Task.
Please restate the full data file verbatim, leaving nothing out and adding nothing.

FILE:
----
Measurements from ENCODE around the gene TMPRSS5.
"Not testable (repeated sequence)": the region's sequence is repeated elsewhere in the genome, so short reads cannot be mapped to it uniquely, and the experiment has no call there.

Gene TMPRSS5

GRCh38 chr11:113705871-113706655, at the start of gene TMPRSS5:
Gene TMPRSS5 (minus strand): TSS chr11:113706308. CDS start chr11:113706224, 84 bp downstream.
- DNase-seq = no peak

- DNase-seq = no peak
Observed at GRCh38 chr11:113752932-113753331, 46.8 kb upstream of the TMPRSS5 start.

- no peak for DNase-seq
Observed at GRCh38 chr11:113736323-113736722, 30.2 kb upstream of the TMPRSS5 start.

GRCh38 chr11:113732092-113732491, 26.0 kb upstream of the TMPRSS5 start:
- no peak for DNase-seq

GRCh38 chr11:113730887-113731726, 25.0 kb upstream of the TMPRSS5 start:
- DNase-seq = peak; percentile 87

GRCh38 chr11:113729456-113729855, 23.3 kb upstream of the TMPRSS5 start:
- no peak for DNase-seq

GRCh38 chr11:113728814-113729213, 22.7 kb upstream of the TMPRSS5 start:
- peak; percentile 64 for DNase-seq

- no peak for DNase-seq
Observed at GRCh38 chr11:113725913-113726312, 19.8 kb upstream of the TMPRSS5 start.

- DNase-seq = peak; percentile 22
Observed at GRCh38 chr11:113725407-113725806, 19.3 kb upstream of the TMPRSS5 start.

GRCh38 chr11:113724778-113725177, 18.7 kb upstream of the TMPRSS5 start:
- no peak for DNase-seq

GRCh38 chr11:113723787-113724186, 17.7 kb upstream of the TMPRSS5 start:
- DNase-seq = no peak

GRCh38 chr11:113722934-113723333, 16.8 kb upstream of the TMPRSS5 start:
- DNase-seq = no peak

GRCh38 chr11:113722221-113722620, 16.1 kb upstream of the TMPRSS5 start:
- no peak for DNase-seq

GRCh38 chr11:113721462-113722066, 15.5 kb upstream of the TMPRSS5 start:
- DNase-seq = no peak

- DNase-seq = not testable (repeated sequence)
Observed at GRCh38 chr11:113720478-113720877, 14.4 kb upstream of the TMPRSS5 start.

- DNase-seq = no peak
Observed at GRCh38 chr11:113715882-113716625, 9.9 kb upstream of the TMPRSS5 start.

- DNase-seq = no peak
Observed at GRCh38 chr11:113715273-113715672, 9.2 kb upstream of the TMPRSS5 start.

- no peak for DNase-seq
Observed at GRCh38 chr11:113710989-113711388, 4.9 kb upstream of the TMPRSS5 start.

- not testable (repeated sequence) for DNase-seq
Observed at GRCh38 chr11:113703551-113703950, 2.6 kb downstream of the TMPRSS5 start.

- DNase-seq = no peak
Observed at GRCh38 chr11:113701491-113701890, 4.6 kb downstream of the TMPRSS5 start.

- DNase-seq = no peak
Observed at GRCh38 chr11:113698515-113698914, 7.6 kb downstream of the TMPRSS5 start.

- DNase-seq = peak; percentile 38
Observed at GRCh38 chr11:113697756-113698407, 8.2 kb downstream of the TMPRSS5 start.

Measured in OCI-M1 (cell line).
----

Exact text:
Measurements from ENCODE around the gene TMPRSS5.
"Not testable (repeated sequence)": the region's sequence is repeated elsewhere in the genome, so short reads cannot be mapped to it uniquely, and the experiment has no call there.

Gene TMPRSS5

GRCh38 chr11:113705871-113706655, at the start of gene TMPRSS5:
Gene TMPRSS5 (minus strand): TSS chr11:113706308. CDS start chr11:113706224, 84 bp downstream.
- DNase-seq = no peak

- DNase-seq = no peak
Observed at GRCh38 chr11:113752932-113753331, 46.8 kb upstream of the TMPRSS5 start.

- no peak for DNase-seq
Observed at GRCh38 chr11:113736323-113736722, 30.2 kb upstream of the TMPRSS5 start.

GRCh38 chr11:113732092-113732491, 26.0 kb upstream of the TMPRSS5 start:
- no peak for DNase-seq

GRCh38 chr11:113730887-113731726, 25.0 kb upstream of the TMPRSS5 start:
- DNase-seq = peak; percentile 87

GRCh38 chr11:113729456-113729855, 23.3 kb upstream of the TMPRSS5 start:
- no peak for DNase-seq

GRCh38 chr11:113728814-113729213, 22.7 kb upstream of the TMPRSS5 start:
- peak; percentile 64 for DNase-seq

- no peak for DNase-seq
Observed at GRCh38 chr11:113725913-113726312, 19.8 kb upstream of the TMPRSS5 start.

- DNase-seq = peak; percentile 22
Observed at GRCh38 chr11:113725407-113725806, 19.3 kb upstream of the TMPRSS5 start.

GRCh38 chr11:113724778-113725177, 18.7 kb upstream of the TMPRSS5 start:
- no peak for DNase-seq

GRCh38 chr11:113723787-113724186, 17.7 kb upstream of the TMPRSS5 start:
- DNase-seq = no peak

GRCh38 chr11:113722934-113723333, 16.8 kb upstream of the TMPRSS5 start:
- DNase-seq = no peak

GRCh38 chr11:113722221-113722620, 16.1 kb upstream of the TMPRSS5 start:
- no peak for DNase-seq

GRCh38 chr11:113721462-113722066, 15.5 kb upstream of the TMPRSS5 start:
- DNase-seq = no peak

- DNase-seq = not testable (repeated sequence)
Observed at GRCh38 chr11:113720478-113720877, 14.4 kb upstream of the TMPRSS5 start.

- DNase-seq = no peak
Observed at GRCh38 chr11:113715882-113716625, 9.9 kb upstream of the TMPRSS5 start.

- DNase-seq = no peak
Observed at GRCh38 chr11:113715273-113715672, 9.2 kb upstream of the TMPRSS5 start.

- no peak for DNase-seq
Observed at GRCh38 chr11:113710989-113711388, 4.9 kb upstream of the TMPRSS5 start.

- not testable (repeated sequence) for DNase-seq
Observed at GRCh38 chr11:113703551-113703950, 2.6 kb downstream of the TMPRSS5 start.

- DNase-seq = no peak
Observed at GRCh38 chr11:113701491-113701890, 4.6 kb downstream of the TMPRSS5 start.

- DNase-seq = no peak
Observed at GRCh38 chr11:113698515-113698914, 7.6 kb downstream of the TMPRSS5 start.

- DNase-seq = peak; percentile 38
Observed at GRCh38 chr11:113697756-113698407, 8.2 kb downstream of the TMPRSS5 start.

Measured in OCI-M1 (cell line).